Prime Minister Justin Trudeau is defending the appointment of senior Liberal cabinet minister Dominic LeBlanc’s sister-in-law as Canada’s interim ethics commissioner.
“The interim ethics commissioner has been a senior official in the ethics commissioner’s office for over 10 years now. [She] first started under Stephen Harper, and has done excellent work under the previous ethics commissioner, including replacing him for stretches when he was on medical leave for some serious health problems,” Trudeau told reporters on Friday, facing questions about the choice.
“And secondly, if there is any office in the country that understands how to manage conflicts of interests and ethical perception issues, it is that office there that has always done exceptional work at ensuring the confidence of Canadians,” said Trudeau, who became the first prime minister to find himself on the wrong side of federal conflict of interest rules.
On Tuesday, the Conflict of Interest and Ethics Commissioner’s office quietly announced that Martine Richard would be taking on the role as interim commissioner. Richard has been a senior staffer in the office for a decade.
Though, as The Hill Times first reported, in her previous role within the office as senior legal counsel, she had to recuse herself from involvement in at least two investigations into Liberal ethics issues, due to a perceived conflict of interest.
An ethics screen remains in place to shield Richard from any future conflict of interest, according to the government.
The Conservatives were the first to cry foul over this appointment in the House of Commons, and on Friday, Conservative Leader Pierre Poilievre suggested in jest that the Liberals had become the “family and friends party, where they name friends, family members to protect them from accountability.”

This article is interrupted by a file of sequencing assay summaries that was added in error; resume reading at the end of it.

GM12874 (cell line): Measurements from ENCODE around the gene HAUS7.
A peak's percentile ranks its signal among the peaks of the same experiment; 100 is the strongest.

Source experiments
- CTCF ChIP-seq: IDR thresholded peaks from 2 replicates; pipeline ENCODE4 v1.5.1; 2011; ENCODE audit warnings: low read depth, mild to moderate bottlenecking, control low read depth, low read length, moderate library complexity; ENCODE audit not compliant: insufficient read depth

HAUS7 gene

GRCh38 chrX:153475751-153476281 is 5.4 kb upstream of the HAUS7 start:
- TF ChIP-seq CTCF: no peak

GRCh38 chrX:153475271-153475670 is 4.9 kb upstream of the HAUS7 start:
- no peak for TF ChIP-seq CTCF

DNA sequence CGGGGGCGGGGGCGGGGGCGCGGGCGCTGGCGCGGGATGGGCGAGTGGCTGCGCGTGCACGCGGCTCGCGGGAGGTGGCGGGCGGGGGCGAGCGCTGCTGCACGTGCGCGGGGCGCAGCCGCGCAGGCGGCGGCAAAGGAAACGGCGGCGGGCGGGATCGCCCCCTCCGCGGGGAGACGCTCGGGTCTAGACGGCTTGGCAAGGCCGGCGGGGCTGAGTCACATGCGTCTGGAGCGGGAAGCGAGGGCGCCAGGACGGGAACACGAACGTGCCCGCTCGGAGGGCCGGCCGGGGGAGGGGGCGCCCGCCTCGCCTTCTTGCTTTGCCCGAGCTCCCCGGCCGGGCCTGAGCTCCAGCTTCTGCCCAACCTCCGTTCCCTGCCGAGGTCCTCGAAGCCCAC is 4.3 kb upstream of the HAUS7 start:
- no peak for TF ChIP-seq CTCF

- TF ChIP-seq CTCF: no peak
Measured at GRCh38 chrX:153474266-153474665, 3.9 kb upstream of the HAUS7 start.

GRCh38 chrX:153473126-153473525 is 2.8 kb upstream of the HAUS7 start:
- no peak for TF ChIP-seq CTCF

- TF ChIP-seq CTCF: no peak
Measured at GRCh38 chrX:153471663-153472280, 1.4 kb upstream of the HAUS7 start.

“What I’m worried about is that Liberals are going to run out of friends and family to name to these top positions… We’ve got almost 40 million people in Canada, are you telling me we can’t find a single one that’s not either a ski buddy of the prime minister, or a sister in law of one of his ministers? Give me a break,” Poilievre said. “If you don’t laugh about it, you’ll cry.”
Appearing alongside Trudeau on Friday, Dominic LeBlanc told reporters that he did not at all participate in the process that lead to Richard’s appointment. Back in 2018 LeBlanc was found to have breached conflict of interest rules, in connection to granting an Arctic surf clam licence to a company that employed one of his wife’s 60 first cousins.
Arguing at the time that he did not have a close relationship with the family member in question, LeBlanc said he “obviously didn’t think that this was caught by the definition of relative or family in the act.”
Richard is set to hold the role for six months, while “an open, transparent and merit-based selection process” gets underway to name the next permanent ethics watchdog following Dion’s February retirement.